ARABLOUEI: There is, however, some tension among evangelicals over this commitment to party at whatever cost.

ABDELFATAH: People like Russell Moore saw Trump as a sort of breaking point. They couldn't support him. But for many evangelical leaders, their support for Trump remains unwavering.

(SOUNDBITE OF TV SHOW, "PBS NEWSHOUR")

SAMUEL RODRIGUEZ: You don't want to write off access to a president who can impact religious liberty, who can impact the sanctity of life.

(SOUNDBITE OF ARCHIVED RECORDING)

JOHN KILPATRICK: What's happening right now in America is witchcraft's trying to take this country over. I am not being political, but I don't see how President Trump bears up under it. He's as strong as I have ever seen a man be.

(SOUNDBITE OF ARCHIVED RECORDING)

LEIGH VALENTINE: And every word he speaks, I see the hand of God upon it.

(SOUNDBITE OF ARCHIVED RECORDING)

LANCE WALLNAU: You need to understand that God put a pause button on the destruction of America.

(SOUNDBITE OF TV SHOW, "THE JIM BAKKER SHOW")

JIM BAKKER: God spoke to me the other night. He said, I put Donald Trump on earth to give you time - the church - to get ready.

The Christians will finally come out of the shadows.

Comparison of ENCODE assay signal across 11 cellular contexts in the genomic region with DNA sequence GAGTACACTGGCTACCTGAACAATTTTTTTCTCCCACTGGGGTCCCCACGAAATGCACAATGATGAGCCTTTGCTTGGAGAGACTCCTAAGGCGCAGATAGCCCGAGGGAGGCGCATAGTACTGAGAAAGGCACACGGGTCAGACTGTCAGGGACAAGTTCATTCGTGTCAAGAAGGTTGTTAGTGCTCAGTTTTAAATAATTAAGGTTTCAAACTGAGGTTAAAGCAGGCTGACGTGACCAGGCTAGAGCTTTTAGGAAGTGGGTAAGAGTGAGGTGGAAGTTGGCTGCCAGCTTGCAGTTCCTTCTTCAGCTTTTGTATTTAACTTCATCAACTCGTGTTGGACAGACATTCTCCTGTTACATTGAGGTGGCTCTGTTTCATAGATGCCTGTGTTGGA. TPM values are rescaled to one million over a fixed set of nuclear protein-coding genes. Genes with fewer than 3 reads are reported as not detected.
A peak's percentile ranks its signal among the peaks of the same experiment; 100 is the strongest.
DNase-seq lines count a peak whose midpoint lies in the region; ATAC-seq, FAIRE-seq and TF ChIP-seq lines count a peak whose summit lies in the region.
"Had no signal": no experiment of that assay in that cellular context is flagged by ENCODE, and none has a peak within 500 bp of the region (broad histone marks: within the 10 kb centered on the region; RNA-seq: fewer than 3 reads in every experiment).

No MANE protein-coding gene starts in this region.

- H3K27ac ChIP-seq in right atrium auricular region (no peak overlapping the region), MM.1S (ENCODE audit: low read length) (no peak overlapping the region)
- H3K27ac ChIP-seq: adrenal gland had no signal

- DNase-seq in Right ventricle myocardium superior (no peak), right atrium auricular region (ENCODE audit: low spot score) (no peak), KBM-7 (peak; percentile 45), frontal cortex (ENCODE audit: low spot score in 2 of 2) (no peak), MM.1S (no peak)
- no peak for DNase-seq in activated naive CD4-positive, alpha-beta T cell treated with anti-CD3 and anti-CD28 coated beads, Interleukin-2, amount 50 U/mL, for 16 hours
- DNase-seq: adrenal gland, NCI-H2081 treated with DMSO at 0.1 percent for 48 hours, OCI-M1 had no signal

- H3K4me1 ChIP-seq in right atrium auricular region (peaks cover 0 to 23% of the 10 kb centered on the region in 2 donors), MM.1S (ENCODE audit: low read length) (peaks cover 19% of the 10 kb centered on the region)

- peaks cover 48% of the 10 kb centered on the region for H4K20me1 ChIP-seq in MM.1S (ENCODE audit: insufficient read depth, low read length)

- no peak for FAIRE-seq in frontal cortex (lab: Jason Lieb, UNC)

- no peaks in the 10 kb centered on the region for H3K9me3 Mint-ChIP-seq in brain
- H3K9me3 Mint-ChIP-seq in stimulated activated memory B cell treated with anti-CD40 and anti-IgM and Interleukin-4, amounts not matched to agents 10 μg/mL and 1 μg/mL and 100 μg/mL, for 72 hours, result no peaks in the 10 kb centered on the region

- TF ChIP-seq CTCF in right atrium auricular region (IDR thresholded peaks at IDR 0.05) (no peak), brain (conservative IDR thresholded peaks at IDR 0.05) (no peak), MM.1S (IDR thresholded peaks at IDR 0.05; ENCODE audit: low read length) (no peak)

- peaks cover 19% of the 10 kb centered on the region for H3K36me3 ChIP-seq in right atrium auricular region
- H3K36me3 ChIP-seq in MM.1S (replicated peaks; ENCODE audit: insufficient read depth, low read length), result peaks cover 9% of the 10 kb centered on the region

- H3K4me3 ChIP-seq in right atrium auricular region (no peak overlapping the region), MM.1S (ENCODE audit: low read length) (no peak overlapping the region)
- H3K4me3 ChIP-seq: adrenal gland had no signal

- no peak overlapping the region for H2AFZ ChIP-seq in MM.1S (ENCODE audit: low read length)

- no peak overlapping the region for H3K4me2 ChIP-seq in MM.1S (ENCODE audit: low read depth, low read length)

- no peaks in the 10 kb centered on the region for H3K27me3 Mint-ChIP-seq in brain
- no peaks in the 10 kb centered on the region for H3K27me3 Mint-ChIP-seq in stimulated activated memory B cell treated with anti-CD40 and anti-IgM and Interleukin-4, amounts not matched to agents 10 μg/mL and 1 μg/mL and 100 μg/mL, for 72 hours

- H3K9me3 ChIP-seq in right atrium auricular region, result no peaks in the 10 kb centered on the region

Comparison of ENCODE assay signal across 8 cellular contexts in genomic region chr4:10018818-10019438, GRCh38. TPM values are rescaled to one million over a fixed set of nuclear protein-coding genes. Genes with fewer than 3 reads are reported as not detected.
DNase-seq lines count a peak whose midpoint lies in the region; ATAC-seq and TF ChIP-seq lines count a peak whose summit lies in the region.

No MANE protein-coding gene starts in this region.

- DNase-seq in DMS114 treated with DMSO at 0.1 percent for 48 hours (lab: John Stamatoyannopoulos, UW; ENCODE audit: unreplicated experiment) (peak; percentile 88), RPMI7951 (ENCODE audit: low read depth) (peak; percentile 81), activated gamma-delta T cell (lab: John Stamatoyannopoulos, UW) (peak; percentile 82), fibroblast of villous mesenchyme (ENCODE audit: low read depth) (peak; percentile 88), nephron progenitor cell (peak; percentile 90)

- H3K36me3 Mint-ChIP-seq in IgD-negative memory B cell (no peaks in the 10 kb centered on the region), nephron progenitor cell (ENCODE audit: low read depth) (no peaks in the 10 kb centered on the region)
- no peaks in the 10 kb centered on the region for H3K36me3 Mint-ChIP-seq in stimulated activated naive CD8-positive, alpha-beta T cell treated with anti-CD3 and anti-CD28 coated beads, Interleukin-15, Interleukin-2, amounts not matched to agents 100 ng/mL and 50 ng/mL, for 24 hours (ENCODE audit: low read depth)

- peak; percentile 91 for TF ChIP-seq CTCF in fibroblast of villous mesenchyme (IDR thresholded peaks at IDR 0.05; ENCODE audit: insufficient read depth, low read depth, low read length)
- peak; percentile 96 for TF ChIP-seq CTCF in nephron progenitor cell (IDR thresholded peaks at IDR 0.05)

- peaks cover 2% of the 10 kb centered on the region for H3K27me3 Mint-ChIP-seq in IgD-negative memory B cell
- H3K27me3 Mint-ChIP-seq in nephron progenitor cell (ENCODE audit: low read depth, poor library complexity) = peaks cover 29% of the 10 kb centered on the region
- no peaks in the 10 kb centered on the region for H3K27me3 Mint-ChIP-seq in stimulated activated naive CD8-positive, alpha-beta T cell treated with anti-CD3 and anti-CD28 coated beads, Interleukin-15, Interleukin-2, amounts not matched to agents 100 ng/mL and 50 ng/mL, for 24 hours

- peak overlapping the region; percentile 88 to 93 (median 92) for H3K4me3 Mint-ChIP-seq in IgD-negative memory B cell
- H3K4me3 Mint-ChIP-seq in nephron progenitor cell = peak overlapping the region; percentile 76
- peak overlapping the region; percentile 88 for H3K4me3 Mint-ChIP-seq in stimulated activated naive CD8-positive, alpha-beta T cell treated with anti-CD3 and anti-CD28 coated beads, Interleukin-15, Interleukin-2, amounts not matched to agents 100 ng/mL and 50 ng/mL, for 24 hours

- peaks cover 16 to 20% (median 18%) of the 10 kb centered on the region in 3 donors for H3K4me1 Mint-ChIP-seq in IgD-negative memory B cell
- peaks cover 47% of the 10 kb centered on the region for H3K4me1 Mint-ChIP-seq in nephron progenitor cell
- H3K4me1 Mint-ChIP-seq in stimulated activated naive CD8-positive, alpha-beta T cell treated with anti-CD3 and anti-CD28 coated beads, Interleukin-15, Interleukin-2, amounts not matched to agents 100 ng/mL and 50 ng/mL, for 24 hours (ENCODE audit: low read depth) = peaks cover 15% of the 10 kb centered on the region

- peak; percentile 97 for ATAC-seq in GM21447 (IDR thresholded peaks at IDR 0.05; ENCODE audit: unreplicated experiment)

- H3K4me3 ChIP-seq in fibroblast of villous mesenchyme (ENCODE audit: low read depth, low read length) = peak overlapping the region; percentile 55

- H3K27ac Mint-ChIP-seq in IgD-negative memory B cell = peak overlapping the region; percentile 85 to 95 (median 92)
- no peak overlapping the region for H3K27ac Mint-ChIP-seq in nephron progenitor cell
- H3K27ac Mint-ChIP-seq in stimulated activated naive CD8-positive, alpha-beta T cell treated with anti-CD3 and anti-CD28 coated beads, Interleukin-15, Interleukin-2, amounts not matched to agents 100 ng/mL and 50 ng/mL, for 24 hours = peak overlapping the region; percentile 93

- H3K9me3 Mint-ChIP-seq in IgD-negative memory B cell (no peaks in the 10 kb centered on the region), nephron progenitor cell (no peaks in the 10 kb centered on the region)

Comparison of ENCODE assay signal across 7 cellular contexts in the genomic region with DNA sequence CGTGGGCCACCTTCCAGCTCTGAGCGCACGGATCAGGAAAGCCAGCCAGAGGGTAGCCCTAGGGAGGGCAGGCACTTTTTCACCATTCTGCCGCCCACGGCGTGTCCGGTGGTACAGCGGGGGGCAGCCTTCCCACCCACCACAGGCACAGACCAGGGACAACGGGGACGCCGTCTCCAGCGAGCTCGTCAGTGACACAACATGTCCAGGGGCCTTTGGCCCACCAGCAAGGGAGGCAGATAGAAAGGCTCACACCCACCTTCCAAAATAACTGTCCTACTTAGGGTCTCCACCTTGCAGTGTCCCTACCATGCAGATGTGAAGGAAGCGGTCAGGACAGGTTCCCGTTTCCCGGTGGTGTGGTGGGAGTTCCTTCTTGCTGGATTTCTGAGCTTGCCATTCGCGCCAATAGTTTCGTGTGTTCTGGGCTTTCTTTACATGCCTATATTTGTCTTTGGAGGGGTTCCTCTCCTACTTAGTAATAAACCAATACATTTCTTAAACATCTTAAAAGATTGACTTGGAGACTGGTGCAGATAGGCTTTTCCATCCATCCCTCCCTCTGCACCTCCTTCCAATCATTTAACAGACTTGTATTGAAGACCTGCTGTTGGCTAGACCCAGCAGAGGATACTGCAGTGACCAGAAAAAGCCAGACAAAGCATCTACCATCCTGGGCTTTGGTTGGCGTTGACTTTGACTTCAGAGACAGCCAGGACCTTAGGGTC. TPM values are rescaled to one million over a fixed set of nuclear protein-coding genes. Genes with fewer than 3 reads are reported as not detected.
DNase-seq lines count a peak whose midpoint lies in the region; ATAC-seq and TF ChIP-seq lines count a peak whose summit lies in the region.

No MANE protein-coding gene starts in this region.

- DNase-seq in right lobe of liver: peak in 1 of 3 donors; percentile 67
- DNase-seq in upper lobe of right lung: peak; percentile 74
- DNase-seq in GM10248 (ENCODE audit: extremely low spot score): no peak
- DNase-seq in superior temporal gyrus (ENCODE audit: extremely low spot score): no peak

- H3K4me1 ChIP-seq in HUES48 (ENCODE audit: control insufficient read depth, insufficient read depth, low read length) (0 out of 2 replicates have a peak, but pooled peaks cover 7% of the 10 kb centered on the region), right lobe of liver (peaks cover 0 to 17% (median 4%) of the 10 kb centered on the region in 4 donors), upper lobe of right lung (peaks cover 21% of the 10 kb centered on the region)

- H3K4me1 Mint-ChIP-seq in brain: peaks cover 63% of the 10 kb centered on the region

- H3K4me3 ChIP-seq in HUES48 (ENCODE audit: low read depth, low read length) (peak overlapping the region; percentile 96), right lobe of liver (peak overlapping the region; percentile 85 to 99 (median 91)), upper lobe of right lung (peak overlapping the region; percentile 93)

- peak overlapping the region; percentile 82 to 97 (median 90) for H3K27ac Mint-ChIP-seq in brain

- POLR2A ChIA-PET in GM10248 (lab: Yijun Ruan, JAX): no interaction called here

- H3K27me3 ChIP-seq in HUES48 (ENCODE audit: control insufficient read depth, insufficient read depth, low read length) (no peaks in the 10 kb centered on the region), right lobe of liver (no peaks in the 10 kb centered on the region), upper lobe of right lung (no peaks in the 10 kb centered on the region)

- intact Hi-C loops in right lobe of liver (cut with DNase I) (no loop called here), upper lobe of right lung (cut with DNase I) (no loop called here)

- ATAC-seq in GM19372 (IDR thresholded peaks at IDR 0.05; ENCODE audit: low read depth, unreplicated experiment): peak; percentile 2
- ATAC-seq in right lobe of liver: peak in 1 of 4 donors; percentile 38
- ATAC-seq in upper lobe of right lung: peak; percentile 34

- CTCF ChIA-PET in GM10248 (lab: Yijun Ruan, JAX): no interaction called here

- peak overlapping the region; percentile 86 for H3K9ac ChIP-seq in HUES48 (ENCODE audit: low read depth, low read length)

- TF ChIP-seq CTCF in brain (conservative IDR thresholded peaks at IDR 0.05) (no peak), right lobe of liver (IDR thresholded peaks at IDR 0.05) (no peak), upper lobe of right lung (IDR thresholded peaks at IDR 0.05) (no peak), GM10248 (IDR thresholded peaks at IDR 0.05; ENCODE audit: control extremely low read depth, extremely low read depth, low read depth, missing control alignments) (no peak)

(SOUNDBITE OF MUSIC)

ARABLOUEI: That's it for this week's show. I'm Ramtin Arablouei.

ABDELFATAH: I'm Rund Abdelfatah. And you've been listening to THROUGHLINE from NPR.

ARABLOUEI: This show was produced by me...

ABDELFATAH: And me and...

JAMIE YORK: Jamie York.

JORDANA HOCHMAN: Jordana Hochman.

LAWRENCE WU: Lawrence Wu.

N'JERI EATON: (Laughter) OK. Smizing and somber - N'Jeri Eaton.

ABDELFATAH: Original music was produced for this episode by Ramtin and his band, Drop Electric.

ARABLOUEI: Thanks also to Lu Olkowski.

ABDELFATAH: Anya Grundmann.

ARABLOUEI: Ayda Pourasad.

ABDELFATAH: Sarah McCammon.

ARABLOUEI: Jason DeRose.

ABDELFATAH: Casey Herman.

ARABLOUEI: And Conor Creaney.

ABDELFATAH: If you liked the episode, please write us at throughline@npr.org, or find us on Twitter @throughlinenpr.